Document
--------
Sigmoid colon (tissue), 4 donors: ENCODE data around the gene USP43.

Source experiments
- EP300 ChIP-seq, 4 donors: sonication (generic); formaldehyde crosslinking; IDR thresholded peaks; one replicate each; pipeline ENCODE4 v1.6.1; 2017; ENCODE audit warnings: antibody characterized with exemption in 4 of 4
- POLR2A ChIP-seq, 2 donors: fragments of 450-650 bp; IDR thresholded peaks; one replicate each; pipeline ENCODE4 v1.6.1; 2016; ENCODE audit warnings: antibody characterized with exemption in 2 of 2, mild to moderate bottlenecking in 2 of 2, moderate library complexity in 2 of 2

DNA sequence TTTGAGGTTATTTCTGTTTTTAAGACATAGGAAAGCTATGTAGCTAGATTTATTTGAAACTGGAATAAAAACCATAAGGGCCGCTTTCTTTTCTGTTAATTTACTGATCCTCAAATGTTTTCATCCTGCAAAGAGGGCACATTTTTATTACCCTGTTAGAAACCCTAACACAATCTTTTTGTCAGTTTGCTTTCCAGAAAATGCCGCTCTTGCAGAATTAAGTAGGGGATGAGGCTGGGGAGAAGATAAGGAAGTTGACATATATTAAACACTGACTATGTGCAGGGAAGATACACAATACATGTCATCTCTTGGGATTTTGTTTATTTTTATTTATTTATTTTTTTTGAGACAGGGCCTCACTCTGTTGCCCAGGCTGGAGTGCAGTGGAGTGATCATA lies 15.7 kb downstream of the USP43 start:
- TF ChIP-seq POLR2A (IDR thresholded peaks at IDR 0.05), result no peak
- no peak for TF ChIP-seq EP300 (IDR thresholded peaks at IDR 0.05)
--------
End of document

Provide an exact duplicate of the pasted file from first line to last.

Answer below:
Sigmoid colon (tissue), 4 donors: ENCODE data around the gene USP43.

Source experiments
- EP300 ChIP-seq, 4 donors: sonication (generic); formaldehyde crosslinking; IDR thresholded peaks; one replicate each; pipeline ENCODE4 v1.6.1; 2017; ENCODE audit warnings: antibody characterized with exemption in 4 of 4
- POLR2A ChIP-seq, 2 donors: fragments of 450-650 bp; IDR thresholded peaks; one replicate each; pipeline ENCODE4 v1.6.1; 2016; ENCODE audit warnings: antibody characterized with exemption in 2 of 2, mild to moderate bottlenecking in 2 of 2, moderate library complexity in 2 of 2

DNA sequence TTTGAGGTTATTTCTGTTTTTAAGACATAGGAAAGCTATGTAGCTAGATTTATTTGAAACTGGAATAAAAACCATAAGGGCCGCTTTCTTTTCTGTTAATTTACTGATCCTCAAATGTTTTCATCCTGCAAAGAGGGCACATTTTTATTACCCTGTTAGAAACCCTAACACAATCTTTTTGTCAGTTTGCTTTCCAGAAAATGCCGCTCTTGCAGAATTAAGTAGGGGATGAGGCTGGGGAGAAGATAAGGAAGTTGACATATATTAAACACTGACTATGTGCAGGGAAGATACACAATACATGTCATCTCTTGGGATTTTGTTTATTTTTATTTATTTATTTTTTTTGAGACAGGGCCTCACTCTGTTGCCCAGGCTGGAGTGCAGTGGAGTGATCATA lies 15.7 kb downstream of the USP43 start:
- TF ChIP-seq POLR2A (IDR thresholded peaks at IDR 0.05), result no peak
- no peak for TF ChIP-seq EP300 (IDR thresholded peaks at IDR 0.05)